Required Reading: Strategic Minds Think Alike
Many CRM problems are borne out of a lack of communication between sales and marketing. Zoom out, and you'll find that the same problem exists higher up between senior executives and project managers. Approximately 80 percent to 90 percent of business strategies fail to get implemented completely or adequately, according to Raymond Levitt, William Malek, and Mark Morgan, in their book, Executing Your Strategy: How to Break It Down and Get It Done
. Businesses often suffer from the classic "Throw it over the wall and hope it works out" mentality, and assume that those on the other end will know what to do and why they're doing it. Instead, the two sides need to engage in a "bilingual conversation" and execute strategies in a collaborative environment. CRM
magazine's Jessica Tsai had the opportunity to speak with Levitt.
What inspired you and your coauthors to write a book like this?
We helped to put together an executive education program at Stanford called the Stanford Advanced Project Management program. In the course of doing that, we were distilling the ideas. We tried to pull together ideas from the literature that addressed various pieces of this but had never been pulled together in quite the same way before. In fact, no one, single source connected modern ideas about how to run projects with ideas about coming up with good strategies.
Your lessons seem straightforward and yet businesses are still struggling. Where do you think the problems come in?
First of all, companies try to do too much. What people don't realize is that doing the right project means not doing the wrong projects. If you take on too many you overextend your resources and then the most important right projects don't actually get done -- or don't get done fast enough or well enough. They're not disciplined enough in their portfolio management.
The second thing is, when you try to execute a new product development, or a new line of business, or enter a new market, you have to understand that along with the projects you can see are a whole bunch of hidden projects about realigning your culture and realigning your structure.
Who's to blame?
Typically, the senior people blame the lower people for failing to execute, and project management blames the senior executives for having an unrealistic strategy that was not informed by a real understanding of what it would take to execute.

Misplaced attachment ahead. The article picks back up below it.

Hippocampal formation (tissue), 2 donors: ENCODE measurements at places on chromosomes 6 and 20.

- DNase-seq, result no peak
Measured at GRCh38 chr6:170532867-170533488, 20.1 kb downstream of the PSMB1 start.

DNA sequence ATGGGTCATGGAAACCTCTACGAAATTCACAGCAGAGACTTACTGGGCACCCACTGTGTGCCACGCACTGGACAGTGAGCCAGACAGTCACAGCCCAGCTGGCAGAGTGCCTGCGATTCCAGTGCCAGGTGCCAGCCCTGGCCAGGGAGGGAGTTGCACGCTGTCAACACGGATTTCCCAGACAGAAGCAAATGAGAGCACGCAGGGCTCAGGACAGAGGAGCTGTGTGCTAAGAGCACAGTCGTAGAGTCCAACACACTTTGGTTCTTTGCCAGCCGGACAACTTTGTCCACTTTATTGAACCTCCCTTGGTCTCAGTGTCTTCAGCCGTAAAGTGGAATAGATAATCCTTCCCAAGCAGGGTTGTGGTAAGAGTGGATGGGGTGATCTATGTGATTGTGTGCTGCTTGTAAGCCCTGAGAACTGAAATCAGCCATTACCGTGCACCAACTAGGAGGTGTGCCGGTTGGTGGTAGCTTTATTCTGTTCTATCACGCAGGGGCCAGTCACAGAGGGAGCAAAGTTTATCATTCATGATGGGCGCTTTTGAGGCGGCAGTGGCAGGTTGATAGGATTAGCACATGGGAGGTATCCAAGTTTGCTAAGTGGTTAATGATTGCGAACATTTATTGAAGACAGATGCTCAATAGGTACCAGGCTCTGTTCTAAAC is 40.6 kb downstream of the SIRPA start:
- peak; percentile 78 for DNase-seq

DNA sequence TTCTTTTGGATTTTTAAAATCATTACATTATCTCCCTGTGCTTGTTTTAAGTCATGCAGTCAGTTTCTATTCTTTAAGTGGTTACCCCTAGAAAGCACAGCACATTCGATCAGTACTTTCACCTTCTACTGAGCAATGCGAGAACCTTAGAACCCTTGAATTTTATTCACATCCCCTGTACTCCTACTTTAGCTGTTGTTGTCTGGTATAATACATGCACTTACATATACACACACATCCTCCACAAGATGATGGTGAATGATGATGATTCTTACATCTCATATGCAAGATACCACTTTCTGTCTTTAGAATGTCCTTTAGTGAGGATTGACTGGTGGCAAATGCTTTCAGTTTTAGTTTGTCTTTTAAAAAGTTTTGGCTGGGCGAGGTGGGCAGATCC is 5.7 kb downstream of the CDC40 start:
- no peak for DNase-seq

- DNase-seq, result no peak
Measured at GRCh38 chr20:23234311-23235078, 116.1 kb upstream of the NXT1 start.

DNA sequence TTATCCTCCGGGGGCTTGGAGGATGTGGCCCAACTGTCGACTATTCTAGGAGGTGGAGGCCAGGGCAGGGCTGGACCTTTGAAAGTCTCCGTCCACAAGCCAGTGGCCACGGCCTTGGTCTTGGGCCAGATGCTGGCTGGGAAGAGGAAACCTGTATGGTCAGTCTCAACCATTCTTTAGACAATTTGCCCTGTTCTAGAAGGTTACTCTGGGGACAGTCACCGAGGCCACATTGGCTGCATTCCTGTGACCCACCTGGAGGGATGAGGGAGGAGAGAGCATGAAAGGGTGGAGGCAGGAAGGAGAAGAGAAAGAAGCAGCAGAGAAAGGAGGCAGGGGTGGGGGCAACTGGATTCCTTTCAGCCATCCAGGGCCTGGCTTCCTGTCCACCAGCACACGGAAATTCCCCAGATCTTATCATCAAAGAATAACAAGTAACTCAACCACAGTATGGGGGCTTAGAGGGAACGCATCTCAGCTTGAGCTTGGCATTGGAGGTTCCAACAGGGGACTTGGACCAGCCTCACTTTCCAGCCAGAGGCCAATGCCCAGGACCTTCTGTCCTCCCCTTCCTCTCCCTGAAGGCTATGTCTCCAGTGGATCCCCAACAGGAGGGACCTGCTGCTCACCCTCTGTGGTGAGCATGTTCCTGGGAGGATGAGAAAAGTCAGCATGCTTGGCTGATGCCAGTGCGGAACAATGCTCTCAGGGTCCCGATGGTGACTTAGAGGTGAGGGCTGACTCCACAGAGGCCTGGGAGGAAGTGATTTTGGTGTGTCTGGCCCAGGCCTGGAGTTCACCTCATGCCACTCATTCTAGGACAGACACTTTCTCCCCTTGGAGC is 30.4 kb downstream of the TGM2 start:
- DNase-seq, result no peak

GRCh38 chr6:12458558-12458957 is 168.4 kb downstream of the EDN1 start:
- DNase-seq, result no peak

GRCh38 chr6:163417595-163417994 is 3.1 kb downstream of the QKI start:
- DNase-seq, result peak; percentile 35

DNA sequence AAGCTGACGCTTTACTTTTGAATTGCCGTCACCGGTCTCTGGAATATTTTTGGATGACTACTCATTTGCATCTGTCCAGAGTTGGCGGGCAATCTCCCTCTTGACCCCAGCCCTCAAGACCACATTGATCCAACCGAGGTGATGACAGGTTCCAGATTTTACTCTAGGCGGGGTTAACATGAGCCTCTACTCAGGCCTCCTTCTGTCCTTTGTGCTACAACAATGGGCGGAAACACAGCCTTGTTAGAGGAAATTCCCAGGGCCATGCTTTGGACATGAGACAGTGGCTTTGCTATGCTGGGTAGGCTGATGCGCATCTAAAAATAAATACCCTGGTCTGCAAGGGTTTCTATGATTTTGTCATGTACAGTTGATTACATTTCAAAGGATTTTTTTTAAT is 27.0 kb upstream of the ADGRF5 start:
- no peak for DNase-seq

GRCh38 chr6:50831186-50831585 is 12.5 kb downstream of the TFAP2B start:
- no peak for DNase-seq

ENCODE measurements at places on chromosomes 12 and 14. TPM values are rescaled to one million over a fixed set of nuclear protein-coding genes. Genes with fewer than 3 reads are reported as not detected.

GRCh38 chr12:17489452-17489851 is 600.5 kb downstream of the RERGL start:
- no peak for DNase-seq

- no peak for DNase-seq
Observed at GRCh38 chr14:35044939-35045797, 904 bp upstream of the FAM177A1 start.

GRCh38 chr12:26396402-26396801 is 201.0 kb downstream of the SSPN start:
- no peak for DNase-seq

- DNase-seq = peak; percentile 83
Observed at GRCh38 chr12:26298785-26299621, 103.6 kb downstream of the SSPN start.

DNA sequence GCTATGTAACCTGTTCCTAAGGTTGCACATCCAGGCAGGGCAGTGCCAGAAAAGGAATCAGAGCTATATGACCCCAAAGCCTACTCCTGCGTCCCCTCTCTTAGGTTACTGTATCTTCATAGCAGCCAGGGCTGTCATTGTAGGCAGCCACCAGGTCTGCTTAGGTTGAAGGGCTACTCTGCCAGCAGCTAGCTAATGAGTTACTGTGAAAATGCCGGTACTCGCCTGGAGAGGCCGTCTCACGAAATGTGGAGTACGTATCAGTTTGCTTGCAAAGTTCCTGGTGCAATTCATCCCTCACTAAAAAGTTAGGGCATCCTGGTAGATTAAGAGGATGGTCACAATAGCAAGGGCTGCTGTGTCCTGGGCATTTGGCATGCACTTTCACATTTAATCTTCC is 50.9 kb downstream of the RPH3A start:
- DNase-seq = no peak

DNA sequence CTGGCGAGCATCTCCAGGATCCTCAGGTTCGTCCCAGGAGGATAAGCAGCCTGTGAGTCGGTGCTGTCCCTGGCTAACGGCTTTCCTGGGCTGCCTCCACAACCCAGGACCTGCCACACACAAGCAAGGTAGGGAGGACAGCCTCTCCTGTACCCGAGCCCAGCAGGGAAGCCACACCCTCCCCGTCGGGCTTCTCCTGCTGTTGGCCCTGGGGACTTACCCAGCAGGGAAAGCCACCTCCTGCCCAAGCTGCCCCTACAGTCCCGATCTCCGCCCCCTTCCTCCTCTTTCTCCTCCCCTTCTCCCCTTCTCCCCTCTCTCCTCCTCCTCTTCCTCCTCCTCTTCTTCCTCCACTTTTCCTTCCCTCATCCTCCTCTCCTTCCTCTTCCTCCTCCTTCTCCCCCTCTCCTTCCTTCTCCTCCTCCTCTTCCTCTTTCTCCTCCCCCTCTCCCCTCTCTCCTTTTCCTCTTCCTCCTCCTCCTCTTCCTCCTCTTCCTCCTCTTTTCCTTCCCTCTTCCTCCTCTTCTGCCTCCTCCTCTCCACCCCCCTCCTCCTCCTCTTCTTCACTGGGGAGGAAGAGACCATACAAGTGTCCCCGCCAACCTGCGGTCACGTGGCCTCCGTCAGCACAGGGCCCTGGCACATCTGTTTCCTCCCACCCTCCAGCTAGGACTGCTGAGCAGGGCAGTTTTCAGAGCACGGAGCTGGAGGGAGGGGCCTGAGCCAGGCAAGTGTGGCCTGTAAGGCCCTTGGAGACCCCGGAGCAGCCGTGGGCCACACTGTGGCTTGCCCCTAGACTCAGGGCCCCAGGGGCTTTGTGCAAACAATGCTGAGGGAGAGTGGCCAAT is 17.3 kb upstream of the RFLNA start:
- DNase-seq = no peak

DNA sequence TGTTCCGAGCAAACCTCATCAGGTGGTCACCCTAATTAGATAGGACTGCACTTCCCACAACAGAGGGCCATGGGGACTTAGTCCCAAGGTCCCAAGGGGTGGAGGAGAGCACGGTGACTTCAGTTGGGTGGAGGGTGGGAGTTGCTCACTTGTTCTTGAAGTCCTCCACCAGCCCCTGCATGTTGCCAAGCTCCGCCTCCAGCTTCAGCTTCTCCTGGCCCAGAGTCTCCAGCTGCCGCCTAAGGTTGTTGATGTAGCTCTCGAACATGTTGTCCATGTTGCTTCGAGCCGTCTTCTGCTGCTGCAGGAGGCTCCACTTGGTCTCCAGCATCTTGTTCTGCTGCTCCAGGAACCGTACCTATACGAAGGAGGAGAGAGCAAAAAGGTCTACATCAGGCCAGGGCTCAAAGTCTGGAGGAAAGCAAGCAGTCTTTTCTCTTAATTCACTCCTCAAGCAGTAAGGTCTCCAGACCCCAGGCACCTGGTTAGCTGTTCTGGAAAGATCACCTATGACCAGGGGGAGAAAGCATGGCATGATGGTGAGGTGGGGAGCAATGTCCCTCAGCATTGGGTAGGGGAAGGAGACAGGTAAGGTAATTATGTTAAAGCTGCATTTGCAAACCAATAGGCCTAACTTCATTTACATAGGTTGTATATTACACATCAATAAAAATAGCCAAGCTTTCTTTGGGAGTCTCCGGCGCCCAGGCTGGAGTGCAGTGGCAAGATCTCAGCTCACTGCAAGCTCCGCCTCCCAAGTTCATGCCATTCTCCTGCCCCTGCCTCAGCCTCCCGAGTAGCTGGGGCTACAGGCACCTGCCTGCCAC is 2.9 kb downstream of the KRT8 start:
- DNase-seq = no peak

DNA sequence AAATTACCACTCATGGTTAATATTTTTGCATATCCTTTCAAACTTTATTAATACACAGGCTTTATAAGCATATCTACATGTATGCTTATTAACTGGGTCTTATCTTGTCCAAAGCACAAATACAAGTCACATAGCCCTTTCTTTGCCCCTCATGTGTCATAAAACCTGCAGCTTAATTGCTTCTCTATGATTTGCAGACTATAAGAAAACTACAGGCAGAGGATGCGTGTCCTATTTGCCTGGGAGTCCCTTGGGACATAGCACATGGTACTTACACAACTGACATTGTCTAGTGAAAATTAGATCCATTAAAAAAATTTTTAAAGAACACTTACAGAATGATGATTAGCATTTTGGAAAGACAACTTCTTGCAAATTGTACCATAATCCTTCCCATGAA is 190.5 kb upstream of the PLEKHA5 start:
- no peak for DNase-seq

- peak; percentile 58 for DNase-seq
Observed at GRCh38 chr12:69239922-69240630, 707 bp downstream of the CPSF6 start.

So if someone reads your book over the weekend, what should he do Monday morning?
Think very hard about how you decide what project to do and if your strategy is clearly enough articulated. Then, think about if you're identifying all these hidden projects of strategic alignment. If you understand that and you tackle it from the beginning, you're likely to succeed. If you try to start doing something without systematically defining the culture and structure change, you're very unlikely to succeed.
- It's inevitable: People make bad decisions. But when those bad decisions result in big losses, it doesn't matter how good the idea seemed at the time. In Think Smart -- Act Smart, Jim Nightingale explains that it doesn't matter how smart you are or how well you know your business, what's important is whether you have the discipline to plan the "who" and "how" of your business strategies.
- With the availability of solutions like software-as-a-service and the power of Web 2.0, the playing field for companies is leveling out regardless of size. Soon, the differentiator will depend on creativity. In Big Think Strategy, Bernd Schmitt dares you to get ahead and stay ahead by thinking big: exploring ideas beyond the confines of the conventional.
- Great minds think alike, but they don't do alike, according to Roger Martin's The Opposable Mind. Every business is unique, so it's not enough just to implement the same strategies of the great business leaders. Success did, however, come to those who exemplified integrative thinking. Martin explains the power of this skill and how to incorporate it into your own strategic thinking.